Episode 6: Marjorie K. Eastman
Marjorie K. Eastman Shrugged Off Sexism and Rose to U.S. Army Commander
Across all branches of the U.S. military, only 14 percent of active service members are women. Veteran, mother, and entrepreneur, Marjorie K. Eastman is a marvel who wants to change that number. Her book, The Frontline Generation, was the first of its kind to define post-9/11 service and leadership and what it means for this country.
After 10 years in the military, Eastman’s journey is far from over. She’s now involved with Bunker Labs, a nonprofit network for veteran entrepreneurs that has had immeasurable success. Her son was diagnosed with cancer when he was six months old, and he was given a 30 percent chance to live. However, Eastman focuses instead on how her army career helped her cope with the situation. Learn more about this amazing woman on our latest episode of SheVentures.
- 4:01 — Where women were once seen as a hindrance on the battlefield, 9/11 showed that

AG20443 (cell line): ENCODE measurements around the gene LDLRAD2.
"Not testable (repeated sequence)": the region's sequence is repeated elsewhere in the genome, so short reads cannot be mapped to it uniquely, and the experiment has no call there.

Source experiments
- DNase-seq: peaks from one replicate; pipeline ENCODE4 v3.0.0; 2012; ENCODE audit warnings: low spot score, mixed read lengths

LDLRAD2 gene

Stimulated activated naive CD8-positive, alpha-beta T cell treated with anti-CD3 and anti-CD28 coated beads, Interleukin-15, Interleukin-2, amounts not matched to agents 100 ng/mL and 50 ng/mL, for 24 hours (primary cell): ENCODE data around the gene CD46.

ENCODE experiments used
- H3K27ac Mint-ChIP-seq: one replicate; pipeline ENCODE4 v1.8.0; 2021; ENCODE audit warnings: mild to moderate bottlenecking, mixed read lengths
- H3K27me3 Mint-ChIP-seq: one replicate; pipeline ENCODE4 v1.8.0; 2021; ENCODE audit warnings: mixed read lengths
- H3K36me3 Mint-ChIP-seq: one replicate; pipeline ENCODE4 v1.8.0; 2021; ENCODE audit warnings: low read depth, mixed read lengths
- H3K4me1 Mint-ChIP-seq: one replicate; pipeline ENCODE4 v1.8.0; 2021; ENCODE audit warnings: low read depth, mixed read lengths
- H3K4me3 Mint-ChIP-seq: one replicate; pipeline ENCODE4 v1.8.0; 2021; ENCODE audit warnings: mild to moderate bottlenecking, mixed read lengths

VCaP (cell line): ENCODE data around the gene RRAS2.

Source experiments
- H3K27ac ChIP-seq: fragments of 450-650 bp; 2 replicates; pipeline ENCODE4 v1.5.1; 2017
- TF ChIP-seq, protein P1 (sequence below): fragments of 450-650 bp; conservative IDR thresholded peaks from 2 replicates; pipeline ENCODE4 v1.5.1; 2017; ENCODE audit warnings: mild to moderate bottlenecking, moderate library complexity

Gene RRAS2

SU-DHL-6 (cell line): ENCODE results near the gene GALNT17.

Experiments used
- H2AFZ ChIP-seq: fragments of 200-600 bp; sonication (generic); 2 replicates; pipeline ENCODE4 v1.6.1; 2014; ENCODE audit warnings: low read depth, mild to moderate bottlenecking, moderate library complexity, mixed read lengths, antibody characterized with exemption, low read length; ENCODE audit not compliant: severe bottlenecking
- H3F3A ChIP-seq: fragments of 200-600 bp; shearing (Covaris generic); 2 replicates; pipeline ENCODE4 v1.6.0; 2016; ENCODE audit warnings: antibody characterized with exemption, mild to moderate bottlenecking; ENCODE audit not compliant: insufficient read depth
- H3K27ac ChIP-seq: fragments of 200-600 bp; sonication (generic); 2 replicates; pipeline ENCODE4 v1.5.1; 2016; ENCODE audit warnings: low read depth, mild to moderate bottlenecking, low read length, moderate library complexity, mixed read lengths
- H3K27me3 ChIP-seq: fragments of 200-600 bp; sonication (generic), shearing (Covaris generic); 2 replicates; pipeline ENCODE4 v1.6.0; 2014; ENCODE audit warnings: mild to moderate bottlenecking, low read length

- “Terrorism knows no front lines.” Marjorie K. Eastman talks about the importance of women in the military today.
- 11:13 — You don’t have to dilute your femininity to succeed in the army. Eastman explores what the uniform can give and take away.
- 13:37 — How to encourage “man-bassadors” in your life.
- 21:06 — Eastman gives us a deep look into her psyche and the reason why she pivoted from boots on the ground to the intelligence community.
- 23:19 — How asking the right questions and having cognitive diversity on a team helps save lives.
- 27:57 — The “one percent” of Americans who still serve in a post-9/11 world is the lowest that number has ever been. Eastman discusses why this “service gap” is a problem.
- 33:21 — Learn about Bunker Labs, a nonprofit network for veteran entrepreneurs and how Eastman turned “Deck of 52” on its head.
- 39:09 — At six months, Eastman’s son was diagnosed with a rare form of cancer with a mortality rate of 70 percent. Eastman’s time in service helped her cope with this harsh reality.
- 44:15 — “Never be deceived that smiling is a weakness, especially if you are a woman.” Smiling at a drill sergeant led to push-ups and a lesson on grace.
- 48:10 — Dead or alive, who is the one woman that Eastman would most like to have lunch with?